Friday, October 22, 2010

The size problem.

I have been to Singapore on a few days trip, attending a conference and giving a talk. The energy in Singapore is incredible. Even politicians are open-minded and quick in making decisions, a rarity in my home country. One of the officials said that Singaporeans had to reinvent themselves constantly. I have never heard a remark of similar nature from someone in power in my native country.

Coming back to Tokyo on the plane, I was thinking about the size effect. The size of Japan is intermediate, not too big, not too small, and therefrom arise lots of problems. Japan is not big enough to assume a superpower role like the U.S. or China. Japan’s domestic market is large enough to sustain its publishing and broadcasting industries, two areas where globalization was supposed to happen but never did, probably due to the language barrier.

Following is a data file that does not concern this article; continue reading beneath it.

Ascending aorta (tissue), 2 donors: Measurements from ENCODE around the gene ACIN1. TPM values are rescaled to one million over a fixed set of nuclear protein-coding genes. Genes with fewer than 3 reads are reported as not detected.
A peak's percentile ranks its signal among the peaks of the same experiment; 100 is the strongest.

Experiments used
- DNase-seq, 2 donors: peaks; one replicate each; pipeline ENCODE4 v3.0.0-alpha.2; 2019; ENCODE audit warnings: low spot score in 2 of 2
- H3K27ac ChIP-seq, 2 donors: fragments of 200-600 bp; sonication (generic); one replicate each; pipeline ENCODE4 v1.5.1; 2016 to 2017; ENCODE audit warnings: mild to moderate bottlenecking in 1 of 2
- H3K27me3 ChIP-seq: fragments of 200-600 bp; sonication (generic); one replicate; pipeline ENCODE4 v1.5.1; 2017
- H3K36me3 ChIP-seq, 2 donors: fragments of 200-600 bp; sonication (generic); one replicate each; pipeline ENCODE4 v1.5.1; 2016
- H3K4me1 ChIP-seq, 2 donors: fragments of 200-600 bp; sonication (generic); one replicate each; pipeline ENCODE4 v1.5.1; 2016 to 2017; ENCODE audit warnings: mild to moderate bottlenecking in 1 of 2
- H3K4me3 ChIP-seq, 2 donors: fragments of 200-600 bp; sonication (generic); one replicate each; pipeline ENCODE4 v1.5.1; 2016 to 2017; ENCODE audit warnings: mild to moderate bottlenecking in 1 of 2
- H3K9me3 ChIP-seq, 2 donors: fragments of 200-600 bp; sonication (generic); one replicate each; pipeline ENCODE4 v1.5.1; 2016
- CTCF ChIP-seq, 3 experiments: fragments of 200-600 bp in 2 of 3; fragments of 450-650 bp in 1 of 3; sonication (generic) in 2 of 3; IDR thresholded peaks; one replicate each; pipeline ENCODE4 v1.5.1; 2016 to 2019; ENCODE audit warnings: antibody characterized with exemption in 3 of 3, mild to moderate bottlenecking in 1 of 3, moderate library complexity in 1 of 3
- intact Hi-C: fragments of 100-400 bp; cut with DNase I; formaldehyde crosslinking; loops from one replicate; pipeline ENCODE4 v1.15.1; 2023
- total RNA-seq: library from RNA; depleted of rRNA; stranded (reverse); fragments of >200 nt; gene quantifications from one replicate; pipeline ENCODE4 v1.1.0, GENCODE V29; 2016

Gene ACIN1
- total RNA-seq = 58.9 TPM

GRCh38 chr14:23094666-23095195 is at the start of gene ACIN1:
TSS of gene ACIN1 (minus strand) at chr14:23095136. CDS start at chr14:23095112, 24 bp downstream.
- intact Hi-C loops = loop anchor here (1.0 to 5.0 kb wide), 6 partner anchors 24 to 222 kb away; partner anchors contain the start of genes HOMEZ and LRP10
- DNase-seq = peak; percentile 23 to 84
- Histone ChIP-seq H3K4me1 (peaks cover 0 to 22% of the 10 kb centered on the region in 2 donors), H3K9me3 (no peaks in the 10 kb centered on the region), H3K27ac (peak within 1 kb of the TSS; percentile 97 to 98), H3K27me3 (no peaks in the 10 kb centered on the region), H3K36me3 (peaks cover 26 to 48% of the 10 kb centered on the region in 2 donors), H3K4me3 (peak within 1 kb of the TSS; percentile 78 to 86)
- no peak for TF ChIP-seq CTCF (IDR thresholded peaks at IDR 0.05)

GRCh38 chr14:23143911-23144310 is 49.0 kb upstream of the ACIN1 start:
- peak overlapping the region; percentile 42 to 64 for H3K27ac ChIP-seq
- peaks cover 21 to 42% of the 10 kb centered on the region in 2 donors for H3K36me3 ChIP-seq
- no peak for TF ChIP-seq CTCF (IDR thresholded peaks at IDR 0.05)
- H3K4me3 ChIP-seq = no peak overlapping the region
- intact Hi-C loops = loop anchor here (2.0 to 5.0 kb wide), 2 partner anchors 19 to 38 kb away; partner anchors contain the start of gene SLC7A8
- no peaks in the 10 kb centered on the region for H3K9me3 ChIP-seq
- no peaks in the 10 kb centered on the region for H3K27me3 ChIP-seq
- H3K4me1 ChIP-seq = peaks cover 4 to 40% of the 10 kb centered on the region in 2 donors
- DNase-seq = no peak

Japan’s peculiarities should arise not only from its unique history but also from the sheer size of its economy and culture. There one has a chance of drawing universal conclusions from a seemingly peculiar problem.


Univ W st said...

When I read this article, I thought back immediately Tetsuro Watsuji you know.
"Caltimate foms human" is equal to your thought in globalization Japn is facing to. The key term is clue to disolve many problem of globalization. I agree.
I read your books,Moral of Capitalism and Spirits of Japanese, which is very valuable to all the Japanese, I think. The contens of this book is also clue to this.
Thank you for reading, I'm in the middle of studying English. And I'm sorry if there is gramatical mistake.

nekochama said...

With all due respect, I really think it's an issue of attitude more than size. If Japan took bilingualism, especially English, as a reasonable norm to be achieved (as does much of Europe) rather than an oddity or a danger to its national identity, things would be different.